Samsung is a company who is known for wanting to make sure their devices come with as many in-house components as possible. Of course, they are not alone in this approach to smartphone-building as it is a surefire way to keep costs as low as possible, while also maintaining a suitable and wanted level of quality across a device. Although, that is not always the case with the Galaxy Note 7 battery issue being a prime example.
Either way, Samsung has become known as one of those companies who leads the way in expanding its inclusion of in-house components and none more so than with its processors. While Samsung still does turn to Qualcomm for their processor solutions for the US variants of many of its devices, Samsung has also been opting to include its Exynos range of processors in as many of its own smartphones as possible, including international versions of its leading phones. However, a new report now emerging today suggests that might not be the case when it comes to Samsung's more entry-level options.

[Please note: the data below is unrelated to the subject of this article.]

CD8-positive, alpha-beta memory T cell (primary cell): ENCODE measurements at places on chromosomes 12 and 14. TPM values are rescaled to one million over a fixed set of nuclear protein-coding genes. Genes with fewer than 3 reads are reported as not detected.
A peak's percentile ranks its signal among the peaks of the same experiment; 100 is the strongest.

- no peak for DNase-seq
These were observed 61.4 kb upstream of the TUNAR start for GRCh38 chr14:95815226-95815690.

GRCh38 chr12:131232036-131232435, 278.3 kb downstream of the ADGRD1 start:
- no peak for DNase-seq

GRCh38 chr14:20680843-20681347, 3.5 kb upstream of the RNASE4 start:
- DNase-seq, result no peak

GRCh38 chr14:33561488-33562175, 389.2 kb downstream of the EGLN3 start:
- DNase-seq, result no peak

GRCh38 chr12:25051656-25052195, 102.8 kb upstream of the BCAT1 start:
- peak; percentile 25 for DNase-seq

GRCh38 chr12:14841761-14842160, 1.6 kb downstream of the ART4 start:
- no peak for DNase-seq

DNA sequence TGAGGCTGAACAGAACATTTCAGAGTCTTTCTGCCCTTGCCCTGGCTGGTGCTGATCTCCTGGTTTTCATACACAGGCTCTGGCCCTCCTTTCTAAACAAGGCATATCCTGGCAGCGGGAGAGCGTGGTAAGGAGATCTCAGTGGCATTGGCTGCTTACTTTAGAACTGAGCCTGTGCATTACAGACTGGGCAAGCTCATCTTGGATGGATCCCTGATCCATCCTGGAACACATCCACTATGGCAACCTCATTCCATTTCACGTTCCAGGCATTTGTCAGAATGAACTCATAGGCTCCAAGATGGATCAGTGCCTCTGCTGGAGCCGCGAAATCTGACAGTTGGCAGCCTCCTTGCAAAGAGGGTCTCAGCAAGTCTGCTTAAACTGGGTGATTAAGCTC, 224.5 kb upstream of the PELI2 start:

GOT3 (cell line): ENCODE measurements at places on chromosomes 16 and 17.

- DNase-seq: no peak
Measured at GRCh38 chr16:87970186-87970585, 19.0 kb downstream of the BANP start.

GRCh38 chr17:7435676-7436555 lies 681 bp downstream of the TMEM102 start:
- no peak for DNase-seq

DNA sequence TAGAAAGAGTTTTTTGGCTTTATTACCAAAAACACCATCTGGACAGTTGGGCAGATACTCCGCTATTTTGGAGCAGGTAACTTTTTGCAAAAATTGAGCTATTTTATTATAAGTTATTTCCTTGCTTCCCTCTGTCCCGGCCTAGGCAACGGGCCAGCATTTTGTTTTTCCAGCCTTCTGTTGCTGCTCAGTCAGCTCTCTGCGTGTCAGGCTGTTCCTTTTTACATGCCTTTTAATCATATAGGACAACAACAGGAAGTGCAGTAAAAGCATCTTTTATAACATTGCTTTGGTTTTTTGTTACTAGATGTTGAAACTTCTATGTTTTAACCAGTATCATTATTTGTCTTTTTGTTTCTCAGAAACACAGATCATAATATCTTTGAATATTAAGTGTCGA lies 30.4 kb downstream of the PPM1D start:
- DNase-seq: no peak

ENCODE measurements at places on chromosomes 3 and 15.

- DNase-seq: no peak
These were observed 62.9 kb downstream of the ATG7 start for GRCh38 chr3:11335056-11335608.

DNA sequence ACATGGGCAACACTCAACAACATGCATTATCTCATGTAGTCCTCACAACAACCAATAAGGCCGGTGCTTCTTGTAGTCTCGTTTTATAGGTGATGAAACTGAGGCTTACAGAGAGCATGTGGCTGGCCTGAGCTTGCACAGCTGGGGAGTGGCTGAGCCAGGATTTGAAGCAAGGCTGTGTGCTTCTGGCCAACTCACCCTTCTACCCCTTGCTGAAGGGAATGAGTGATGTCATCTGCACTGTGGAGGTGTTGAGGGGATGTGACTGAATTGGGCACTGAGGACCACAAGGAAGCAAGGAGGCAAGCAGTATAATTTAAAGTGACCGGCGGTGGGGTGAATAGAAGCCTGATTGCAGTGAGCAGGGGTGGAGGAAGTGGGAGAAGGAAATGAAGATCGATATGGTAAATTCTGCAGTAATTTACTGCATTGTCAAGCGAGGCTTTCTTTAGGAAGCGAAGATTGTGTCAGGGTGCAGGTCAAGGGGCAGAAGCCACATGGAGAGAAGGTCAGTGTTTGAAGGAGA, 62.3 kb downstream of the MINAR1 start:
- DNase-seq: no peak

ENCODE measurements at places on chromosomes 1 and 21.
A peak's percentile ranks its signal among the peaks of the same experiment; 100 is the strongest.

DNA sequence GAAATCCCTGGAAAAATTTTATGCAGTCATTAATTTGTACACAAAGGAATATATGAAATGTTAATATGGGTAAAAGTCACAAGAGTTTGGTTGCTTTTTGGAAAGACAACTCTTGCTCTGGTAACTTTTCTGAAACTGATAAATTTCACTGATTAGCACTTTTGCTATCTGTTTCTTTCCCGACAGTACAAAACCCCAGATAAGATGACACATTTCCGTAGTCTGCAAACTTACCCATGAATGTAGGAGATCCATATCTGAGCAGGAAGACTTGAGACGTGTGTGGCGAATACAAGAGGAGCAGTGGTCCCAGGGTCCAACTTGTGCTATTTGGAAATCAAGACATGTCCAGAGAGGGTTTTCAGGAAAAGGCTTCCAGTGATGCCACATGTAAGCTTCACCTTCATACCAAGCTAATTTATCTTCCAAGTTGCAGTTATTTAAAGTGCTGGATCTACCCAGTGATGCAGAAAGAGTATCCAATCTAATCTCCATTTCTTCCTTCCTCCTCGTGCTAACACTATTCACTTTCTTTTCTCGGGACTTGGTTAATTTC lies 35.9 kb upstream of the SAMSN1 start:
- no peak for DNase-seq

The new information comes from Mobiletelefon and looks to confirm that Samsung is planning on turning to MediaTek for its processing needs for a number of its entry-level devices. The information on this is limited at best, with no real details on which devices will adopt MediaTek solutions or even, in which regions the MediaTek-powered handsets might become available. Although, the report does detail that it is expected that Samsung may occupy as much as 10-percent of all chips produced by MediaTek, as a means to fulfill its needs. It also remains unclear as to whether this could be a temporary solution (for instance, Samsung looking to fill a temporary gap between demand and supply) or whether this will form the basis of a more long-term relationship between Samsung and MediaTek, in select regions. Although one thing which is likely to be the case, is that with Samsung constantly using their own high-end processors as well as Qualcomm’s solutions, the employing of any MediaTek options (including their higher-profile chips) is highly unlikely to make its way anytime soon to high-end Samsung smartphones.